A so-called War Cabinet has been formed by the new British prime minister, Boris Johnson to aggressively force Ireland to accept a hardening and reinforcement of Britain’s century-old border across the island.
With extraordinary speed, Johnson has issued threat after threat to crash out of the EU with no deal on October 31 unless the Backstop -- the previously agreed insurance policy to avoid a hard border in Ireland -- is abolished.
Johnson has named a cabal of six senior Cabinet Ministers, styled as a ‘War Cabinet’, which will meet every Monday to take the fight to Ireland and the European Union. They include the Chancellor of the Exchequer, Sajid Javid, Foreign Minister Dominic Raab, Brexit Secretary Steve Barclay, Attorney General Geoffrey Cox, and the ‘Minister for No-Deal Brexit’, Michael Gove.
A complicit Tory media has already delivered a barrage of attacks on the 26 County Taoiseach Leo Varadkar, who they have identified as a weak spot. Leading Tories declared that the Taoiseach “isn’t bright” and “the Irish will blink”.
In a calculated move, Johnson delayed placing a phone call to Varadkar for over a week since ascending to the premiership. He has insisted the removal of the backstop is a precondition for any Brexit deal.
But Mr Varadkar has said there will be no change to the Backstop. He said “any suggestion that there would be a whole new deal negotiated in weeks or months is totally not in the real world.”
His deputy, the foreign minister Simon Coveney, warned that Johnson’s approach to Brexit is “very unhelpful” and has put Britain on “a collision course” with Ireland and the European Union.
He added: “I think it’s important to say very clearly, if respectfully, that the facts don’t change around Brexit.”
In response, the Brexiteers described Dublin as “belligerent” and “inflammatory”, with Varadkar dismissed as “ill-informed and arrogant”. He and Coveney were blasted as “little Ireland’s ridiculous leaders”. The DUP piped in by accusing Dublin of “megaphone diplomacy”.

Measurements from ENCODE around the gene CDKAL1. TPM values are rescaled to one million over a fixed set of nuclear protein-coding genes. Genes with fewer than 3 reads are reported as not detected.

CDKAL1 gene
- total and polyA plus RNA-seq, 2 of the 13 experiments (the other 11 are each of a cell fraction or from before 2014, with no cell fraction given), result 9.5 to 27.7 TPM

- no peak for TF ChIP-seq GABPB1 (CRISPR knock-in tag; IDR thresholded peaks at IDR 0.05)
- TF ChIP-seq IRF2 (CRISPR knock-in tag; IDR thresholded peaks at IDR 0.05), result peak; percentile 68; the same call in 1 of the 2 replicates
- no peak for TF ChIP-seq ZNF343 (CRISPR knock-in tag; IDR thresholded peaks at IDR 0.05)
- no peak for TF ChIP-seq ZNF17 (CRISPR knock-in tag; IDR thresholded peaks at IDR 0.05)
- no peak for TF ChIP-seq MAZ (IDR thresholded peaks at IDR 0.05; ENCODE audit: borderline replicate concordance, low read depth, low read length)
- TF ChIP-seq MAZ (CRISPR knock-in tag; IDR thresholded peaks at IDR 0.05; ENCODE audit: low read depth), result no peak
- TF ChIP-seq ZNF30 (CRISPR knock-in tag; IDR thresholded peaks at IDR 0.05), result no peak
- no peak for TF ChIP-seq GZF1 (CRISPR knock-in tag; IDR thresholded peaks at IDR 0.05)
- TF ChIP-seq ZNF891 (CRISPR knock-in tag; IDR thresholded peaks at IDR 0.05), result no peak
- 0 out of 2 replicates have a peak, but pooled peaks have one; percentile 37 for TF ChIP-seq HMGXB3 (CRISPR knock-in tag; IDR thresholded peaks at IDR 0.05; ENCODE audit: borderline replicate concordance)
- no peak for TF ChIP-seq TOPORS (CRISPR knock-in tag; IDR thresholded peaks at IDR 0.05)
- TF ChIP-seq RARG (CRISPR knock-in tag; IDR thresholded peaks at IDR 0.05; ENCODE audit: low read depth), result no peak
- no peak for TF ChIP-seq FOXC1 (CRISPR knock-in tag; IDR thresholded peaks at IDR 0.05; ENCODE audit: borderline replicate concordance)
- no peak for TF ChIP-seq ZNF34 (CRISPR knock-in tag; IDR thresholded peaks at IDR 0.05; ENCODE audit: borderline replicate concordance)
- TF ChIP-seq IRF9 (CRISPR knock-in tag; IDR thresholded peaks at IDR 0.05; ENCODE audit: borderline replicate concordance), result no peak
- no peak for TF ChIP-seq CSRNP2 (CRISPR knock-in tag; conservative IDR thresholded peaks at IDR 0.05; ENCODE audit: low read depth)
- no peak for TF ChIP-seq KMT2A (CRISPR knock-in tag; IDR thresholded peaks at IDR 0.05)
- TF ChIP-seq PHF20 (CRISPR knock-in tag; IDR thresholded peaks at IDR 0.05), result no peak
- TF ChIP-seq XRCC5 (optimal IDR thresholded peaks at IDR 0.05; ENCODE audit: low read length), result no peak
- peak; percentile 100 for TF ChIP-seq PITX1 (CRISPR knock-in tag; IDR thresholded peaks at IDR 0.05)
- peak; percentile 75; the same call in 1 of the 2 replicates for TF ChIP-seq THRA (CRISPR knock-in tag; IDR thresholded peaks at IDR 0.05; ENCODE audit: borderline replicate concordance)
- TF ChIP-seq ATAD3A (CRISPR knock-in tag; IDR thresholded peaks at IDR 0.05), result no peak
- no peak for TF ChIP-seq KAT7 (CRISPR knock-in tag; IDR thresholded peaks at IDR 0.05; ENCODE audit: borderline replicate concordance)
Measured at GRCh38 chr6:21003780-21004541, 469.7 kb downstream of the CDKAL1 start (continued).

It was a coordinated effort to portray Ireland as the obstacle. Johnson stands accused of preparing for a Westminster election by fomenting an international crisis in order to invoke the ‘spirit of the Blitz’, rallying English nationalism against traditional enemies of Ireland, Germany, France and the rest of the EU.
It all makes a mockery of the British government’s obligation -- as a co-signatory of the Good Friday Agreement -- to exercise its power in the North with rigorous impartiality.
The principle of consent -- that the will of the people in the North is respected on constitutional matters -- also continues to be completely ignored.
Almost overlooked is that the uncertainty being wrought by Johnson’s government has deliberately pushed the peace process to the brink. Official British reports of their crash-Brexit preparations have all but dismissed the potential of a return to violence in the north of Ireland, warning only of “potential law and order issues” over a month after Brexit takes place
The ongoing level of violence in the north is already ignored by the British media. This includes three nights of rioting by nationalist youths in the North Queen Street area of north Belfast amid tension over anti-internment bonfires, which saw several petrol bombs thrown at the PSNI, as well as ana bomb attack the PSNI described as ‘potentially catastrophic’.
The Continuity IRA has said it carried out a rocket attack on a PSNI patrol in north Armagh around midnight on Friday.
They said a horizontal mortar rocket was fired at a passing police patrol on the Tullygally Road beside Alderdale flats on but had missed its target. They warned that a “live warhead” remained in the area before the item was defused by British Army bomb disposal team.
For its part, the PSNI claimed that their patrol had been deliberately lured to the area by the CIRA warning and that it had been targeted by a “booby-trap device”. Had it detonated as intended, the result “would undoubtedly have been catastrophic”.
Following a meeting with Johnson in Belfast on Wednesday, Sinn Féin’s Mary Lou McDonald was unequivocal that a crash Brexit for Britain must trigger a reunification referendum in Ireland.
“We made it clear to him that the extensive planning he tells us he is carrying out in respect of a potential crash Brexit has to include the constitutional question and the issue of a border poll here in Ireland,” she said.
“We have stated to him very clearly that Brexit in any event, but certainly a disorderly Brexit, represents in anybody’s language a dramatic change of circumstances on this island and it would be unthinkable in those circumstances that people would not be given the opportunity to decide on our future together.”